The Wire is to Van Morrison as Lost is to The Beatles
It’s been an odd fall for this blog – despite a tremendous surge in page views (prompted by my posts on running a faculty search at Middlebury), I’ve had virtually nothing to say about television (or much else, due to the time spent on that search and other administrative & teaching tasks). Hopefully the next couple of weeks will rectify that, as I join the throng of TV critics posting Best Of lists for both the year and decade, spread out over a few posts.
To run counter to the trend, I’m going to lead with the top of my list. Anyone who reads this blog can hardly be surprised at my top two shows of the decade, as they’re the programs I’ve written most about. But in writing up my thoughts on The Wire and Lost, I came up with a parallel that deserves its own post, if only for its complete wrongness.
The Wire is my #1 show of the decade, and probably of any decade. Though I don’t have much more to say about the show that I haven’t already written, I want to add one more accolade: The Wire is the Astral Weeks of television.
Readers who know Van Morrison’s Astral Weeks are hopefully nodding in agreement. Those who don’t are helping to prove the parallel. Astral Weeks is an undisputed masterpiece in the ears of nearly all who know it, although it is by no means a hit. Most who know and love it proselytize its greatness and try to reach converts. But it remains a widely acknowledged great work that many music fans still don’t know – for instance, it took 33 years to sell enough copies to reach “gold” status.
It is also highly un-influential – nothing else sounds like it, and little even tries. I can imagine being a musician in the late-1960s, hearing Astral Weeks, and realizing that it would be simply impossible to mimic its blend of musical styles and raw poetic emotion. All you can do is tip your cap to its ambition and greatness. It is truly singular.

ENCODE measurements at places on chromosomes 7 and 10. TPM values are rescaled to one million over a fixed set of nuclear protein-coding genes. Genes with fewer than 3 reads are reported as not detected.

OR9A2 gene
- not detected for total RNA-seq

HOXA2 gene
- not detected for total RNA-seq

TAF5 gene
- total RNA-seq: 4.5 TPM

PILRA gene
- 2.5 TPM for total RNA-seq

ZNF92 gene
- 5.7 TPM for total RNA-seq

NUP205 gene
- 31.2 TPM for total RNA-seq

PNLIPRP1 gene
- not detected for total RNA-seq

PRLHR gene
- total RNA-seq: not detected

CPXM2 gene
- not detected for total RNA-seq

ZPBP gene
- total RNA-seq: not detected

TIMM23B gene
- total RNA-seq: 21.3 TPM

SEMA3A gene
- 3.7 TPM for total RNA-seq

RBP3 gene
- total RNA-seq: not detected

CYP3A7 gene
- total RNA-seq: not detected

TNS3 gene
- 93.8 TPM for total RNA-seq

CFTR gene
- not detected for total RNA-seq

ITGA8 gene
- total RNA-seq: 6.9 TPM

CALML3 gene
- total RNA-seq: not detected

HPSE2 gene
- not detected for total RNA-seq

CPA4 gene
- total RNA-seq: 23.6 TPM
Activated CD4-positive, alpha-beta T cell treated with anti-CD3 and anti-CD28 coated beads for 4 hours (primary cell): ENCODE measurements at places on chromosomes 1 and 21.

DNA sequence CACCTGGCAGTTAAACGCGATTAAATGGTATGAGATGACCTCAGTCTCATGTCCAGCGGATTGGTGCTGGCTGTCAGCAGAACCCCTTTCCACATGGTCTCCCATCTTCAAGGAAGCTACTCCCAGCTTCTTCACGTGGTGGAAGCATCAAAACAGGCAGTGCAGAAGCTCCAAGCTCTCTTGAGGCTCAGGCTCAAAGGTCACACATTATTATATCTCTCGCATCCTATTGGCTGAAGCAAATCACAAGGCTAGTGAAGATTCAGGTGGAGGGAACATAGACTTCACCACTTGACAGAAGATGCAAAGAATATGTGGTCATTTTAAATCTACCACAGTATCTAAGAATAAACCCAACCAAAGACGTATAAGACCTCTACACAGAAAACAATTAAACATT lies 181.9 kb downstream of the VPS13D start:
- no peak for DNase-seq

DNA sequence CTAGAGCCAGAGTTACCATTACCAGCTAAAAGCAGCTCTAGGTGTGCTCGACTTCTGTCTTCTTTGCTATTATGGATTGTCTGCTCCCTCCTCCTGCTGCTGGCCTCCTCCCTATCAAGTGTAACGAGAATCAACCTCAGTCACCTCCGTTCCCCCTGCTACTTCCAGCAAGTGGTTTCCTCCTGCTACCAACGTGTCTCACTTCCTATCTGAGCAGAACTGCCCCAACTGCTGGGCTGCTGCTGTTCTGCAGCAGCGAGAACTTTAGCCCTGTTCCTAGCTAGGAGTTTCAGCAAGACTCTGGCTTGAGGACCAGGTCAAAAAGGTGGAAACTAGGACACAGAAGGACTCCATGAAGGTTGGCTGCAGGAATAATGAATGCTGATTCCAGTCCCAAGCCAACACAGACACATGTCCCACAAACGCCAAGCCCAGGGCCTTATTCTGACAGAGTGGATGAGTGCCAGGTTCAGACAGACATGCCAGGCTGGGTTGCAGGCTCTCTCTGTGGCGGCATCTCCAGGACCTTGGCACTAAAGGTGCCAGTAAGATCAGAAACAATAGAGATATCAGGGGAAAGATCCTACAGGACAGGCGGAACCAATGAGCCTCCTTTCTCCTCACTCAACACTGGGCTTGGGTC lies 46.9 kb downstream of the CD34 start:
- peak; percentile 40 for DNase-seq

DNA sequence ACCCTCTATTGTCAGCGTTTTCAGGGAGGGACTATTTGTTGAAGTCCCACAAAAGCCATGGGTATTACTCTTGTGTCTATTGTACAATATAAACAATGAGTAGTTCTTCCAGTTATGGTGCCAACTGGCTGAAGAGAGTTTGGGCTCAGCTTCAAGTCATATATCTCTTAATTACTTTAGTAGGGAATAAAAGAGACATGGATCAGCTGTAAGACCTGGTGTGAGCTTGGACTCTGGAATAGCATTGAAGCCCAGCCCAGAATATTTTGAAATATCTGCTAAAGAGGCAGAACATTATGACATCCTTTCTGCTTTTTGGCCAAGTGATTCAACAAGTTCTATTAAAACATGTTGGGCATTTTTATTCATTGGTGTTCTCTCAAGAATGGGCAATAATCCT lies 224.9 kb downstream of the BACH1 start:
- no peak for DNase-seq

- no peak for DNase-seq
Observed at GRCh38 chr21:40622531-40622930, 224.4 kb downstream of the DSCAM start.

The Wire is like that. Everyone who knows it, loves it, but most still don’t know it. Nobody tries to be like it because it stands as an impossible-to-replicate singular vision unique to its creative team and cultural moment. And it will deservedly top lists like these for a very long time.
My #2 show has inspired me to write even more words and posts, with more to come this spring as we get the final season. But to extend the classic rock music analogy, I think that Lost is like a combination of Revolver and Sgt. Pepper.* Like these classic Beatles albums, Lost proudly exhibits its innovations and experiments in attention-getting, baroque and often over-the-top ways. And like The Beatles (and unlike Astral Weeks / The Wire), Lost‘s innovations have been quite popular and prompted many imitators, most of which fail to come close to matching the original’s spirit and successes. (However, as far as I know, Lost has never caused a competing creator to have a nervous breakdown, as with Brian Wilson’s attempts to keep up with The Beatles – although there might be a potential parallel with Tim Kring…)